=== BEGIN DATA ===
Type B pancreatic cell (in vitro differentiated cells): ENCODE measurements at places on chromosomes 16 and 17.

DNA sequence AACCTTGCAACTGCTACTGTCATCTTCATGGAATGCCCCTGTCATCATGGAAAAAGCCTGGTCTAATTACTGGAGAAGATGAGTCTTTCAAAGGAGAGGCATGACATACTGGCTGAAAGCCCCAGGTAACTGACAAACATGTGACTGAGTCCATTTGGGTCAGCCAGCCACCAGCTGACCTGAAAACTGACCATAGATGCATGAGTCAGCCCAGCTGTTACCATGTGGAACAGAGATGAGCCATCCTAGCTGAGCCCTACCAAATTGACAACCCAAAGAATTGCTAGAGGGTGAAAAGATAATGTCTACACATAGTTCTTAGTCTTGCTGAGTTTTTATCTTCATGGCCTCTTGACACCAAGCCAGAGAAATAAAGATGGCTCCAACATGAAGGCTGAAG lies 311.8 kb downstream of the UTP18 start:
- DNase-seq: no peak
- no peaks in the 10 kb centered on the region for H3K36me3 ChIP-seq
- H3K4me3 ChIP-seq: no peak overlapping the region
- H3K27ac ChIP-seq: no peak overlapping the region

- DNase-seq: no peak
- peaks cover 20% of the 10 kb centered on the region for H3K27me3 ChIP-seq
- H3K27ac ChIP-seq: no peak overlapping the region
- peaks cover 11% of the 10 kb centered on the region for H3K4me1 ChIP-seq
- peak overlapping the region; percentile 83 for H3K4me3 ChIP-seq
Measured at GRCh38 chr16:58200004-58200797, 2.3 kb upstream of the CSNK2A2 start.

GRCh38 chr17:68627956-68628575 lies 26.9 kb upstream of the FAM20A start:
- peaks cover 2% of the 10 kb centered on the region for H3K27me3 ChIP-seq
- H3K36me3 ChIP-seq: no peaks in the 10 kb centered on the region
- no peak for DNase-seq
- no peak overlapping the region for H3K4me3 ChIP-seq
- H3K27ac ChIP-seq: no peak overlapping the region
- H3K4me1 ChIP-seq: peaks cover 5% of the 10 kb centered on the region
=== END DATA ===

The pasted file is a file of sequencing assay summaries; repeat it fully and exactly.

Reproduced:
Type B pancreatic cell (in vitro differentiated cells): ENCODE measurements at places on chromosomes 16 and 17.

DNA sequence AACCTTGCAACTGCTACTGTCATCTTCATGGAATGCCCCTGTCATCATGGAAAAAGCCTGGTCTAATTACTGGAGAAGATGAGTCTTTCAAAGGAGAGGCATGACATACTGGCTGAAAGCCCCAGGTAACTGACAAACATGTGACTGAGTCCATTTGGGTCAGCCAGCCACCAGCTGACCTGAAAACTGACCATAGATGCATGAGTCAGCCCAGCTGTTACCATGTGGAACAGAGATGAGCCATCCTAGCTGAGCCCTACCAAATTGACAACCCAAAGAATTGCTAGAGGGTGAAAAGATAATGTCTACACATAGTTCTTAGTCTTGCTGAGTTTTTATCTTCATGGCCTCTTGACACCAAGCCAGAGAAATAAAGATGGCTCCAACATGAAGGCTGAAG lies 311.8 kb downstream of the UTP18 start:
- DNase-seq: no peak
- no peaks in the 10 kb centered on the region for H3K36me3 ChIP-seq
- H3K4me3 ChIP-seq: no peak overlapping the region
- H3K27ac ChIP-seq: no peak overlapping the region

- DNase-seq: no peak
- peaks cover 20% of the 10 kb centered on the region for H3K27me3 ChIP-seq
- H3K27ac ChIP-seq: no peak overlapping the region
- peaks cover 11% of the 10 kb centered on the region for H3K4me1 ChIP-seq
- peak overlapping the region; percentile 83 for H3K4me3 ChIP-seq
Measured at GRCh38 chr16:58200004-58200797, 2.3 kb upstream of the CSNK2A2 start.

GRCh38 chr17:68627956-68628575 lies 26.9 kb upstream of the FAM20A start:
- peaks cover 2% of the 10 kb centered on the region for H3K27me3 ChIP-seq
- H3K36me3 ChIP-seq: no peaks in the 10 kb centered on the region
- no peak for DNase-seq
- no peak overlapping the region for H3K4me3 ChIP-seq
- H3K27ac ChIP-seq: no peak overlapping the region
- H3K4me1 ChIP-seq: peaks cover 5% of the 10 kb centered on the region